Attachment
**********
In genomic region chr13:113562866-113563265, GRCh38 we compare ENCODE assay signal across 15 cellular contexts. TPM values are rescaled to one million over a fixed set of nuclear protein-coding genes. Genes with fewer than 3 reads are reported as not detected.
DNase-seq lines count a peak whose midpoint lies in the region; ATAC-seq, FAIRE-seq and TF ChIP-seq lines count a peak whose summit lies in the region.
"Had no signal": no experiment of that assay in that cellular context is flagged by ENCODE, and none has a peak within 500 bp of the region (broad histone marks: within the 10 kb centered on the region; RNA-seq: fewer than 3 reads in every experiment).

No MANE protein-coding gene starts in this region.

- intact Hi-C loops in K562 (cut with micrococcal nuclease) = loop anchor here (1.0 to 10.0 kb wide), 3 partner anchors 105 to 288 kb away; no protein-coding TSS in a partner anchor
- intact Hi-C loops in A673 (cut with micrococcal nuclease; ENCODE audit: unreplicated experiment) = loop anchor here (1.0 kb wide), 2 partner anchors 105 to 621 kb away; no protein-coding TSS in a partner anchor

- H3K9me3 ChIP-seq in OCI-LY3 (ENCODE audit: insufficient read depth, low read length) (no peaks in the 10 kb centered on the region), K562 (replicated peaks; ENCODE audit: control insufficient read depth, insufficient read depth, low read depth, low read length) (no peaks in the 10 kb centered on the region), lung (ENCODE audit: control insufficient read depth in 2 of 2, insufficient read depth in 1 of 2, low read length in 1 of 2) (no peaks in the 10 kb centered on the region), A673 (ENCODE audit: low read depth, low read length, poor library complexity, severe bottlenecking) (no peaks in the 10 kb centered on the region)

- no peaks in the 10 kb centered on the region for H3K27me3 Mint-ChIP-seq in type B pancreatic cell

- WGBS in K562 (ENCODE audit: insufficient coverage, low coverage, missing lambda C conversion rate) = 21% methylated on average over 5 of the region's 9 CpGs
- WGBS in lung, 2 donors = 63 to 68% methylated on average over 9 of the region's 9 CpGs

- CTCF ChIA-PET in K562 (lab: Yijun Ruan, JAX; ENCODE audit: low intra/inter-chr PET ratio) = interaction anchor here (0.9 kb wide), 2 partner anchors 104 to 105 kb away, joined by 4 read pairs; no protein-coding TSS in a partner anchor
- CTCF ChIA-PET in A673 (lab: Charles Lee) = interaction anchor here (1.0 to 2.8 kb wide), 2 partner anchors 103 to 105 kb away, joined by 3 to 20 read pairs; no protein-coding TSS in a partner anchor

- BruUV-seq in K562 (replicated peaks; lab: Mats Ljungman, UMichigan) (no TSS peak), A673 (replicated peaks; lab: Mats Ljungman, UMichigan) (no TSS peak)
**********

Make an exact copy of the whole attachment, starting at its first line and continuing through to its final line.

In genomic region chr13:113562866-113563265, GRCh38 we compare ENCODE assay signal across 15 cellular contexts. TPM values are rescaled to one million over a fixed set of nuclear protein-coding genes. Genes with fewer than 3 reads are reported as not detected.
DNase-seq lines count a peak whose midpoint lies in the region; ATAC-seq, FAIRE-seq and TF ChIP-seq lines count a peak whose summit lies in the region.
"Had no signal": no experiment of that assay in that cellular context is flagged by ENCODE, and none has a peak within 500 bp of the region (broad histone marks: within the 10 kb centered on the region; RNA-seq: fewer than 3 reads in every experiment).

No MANE protein-coding gene starts in this region.

- intact Hi-C loops in K562 (cut with micrococcal nuclease) = loop anchor here (1.0 to 10.0 kb wide), 3 partner anchors 105 to 288 kb away; no protein-coding TSS in a partner anchor
- intact Hi-C loops in A673 (cut with micrococcal nuclease; ENCODE audit: unreplicated experiment) = loop anchor here (1.0 kb wide), 2 partner anchors 105 to 621 kb away; no protein-coding TSS in a partner anchor

- H3K9me3 ChIP-seq in OCI-LY3 (ENCODE audit: insufficient read depth, low read length) (no peaks in the 10 kb centered on the region), K562 (replicated peaks; ENCODE audit: control insufficient read depth, insufficient read depth, low read depth, low read length) (no peaks in the 10 kb centered on the region), lung (ENCODE audit: control insufficient read depth in 2 of 2, insufficient read depth in 1 of 2, low read length in 1 of 2) (no peaks in the 10 kb centered on the region), A673 (ENCODE audit: low read depth, low read length, poor library complexity, severe bottlenecking) (no peaks in the 10 kb centered on the region)

- no peaks in the 10 kb centered on the region for H3K27me3 Mint-ChIP-seq in type B pancreatic cell

- WGBS in K562 (ENCODE audit: insufficient coverage, low coverage, missing lambda C conversion rate) = 21% methylated on average over 5 of the region's 9 CpGs
- WGBS in lung, 2 donors = 63 to 68% methylated on average over 9 of the region's 9 CpGs

- CTCF ChIA-PET in K562 (lab: Yijun Ruan, JAX; ENCODE audit: low intra/inter-chr PET ratio) = interaction anchor here (0.9 kb wide), 2 partner anchors 104 to 105 kb away, joined by 4 read pairs; no protein-coding TSS in a partner anchor
- CTCF ChIA-PET in A673 (lab: Charles Lee) = interaction anchor here (1.0 to 2.8 kb wide), 2 partner anchors 103 to 105 kb away, joined by 3 to 20 read pairs; no protein-coding TSS in a partner anchor

- BruUV-seq in K562 (replicated peaks; lab: Mats Ljungman, UMichigan) (no TSS peak), A673 (replicated peaks; lab: Mats Ljungman, UMichigan) (no TSS peak)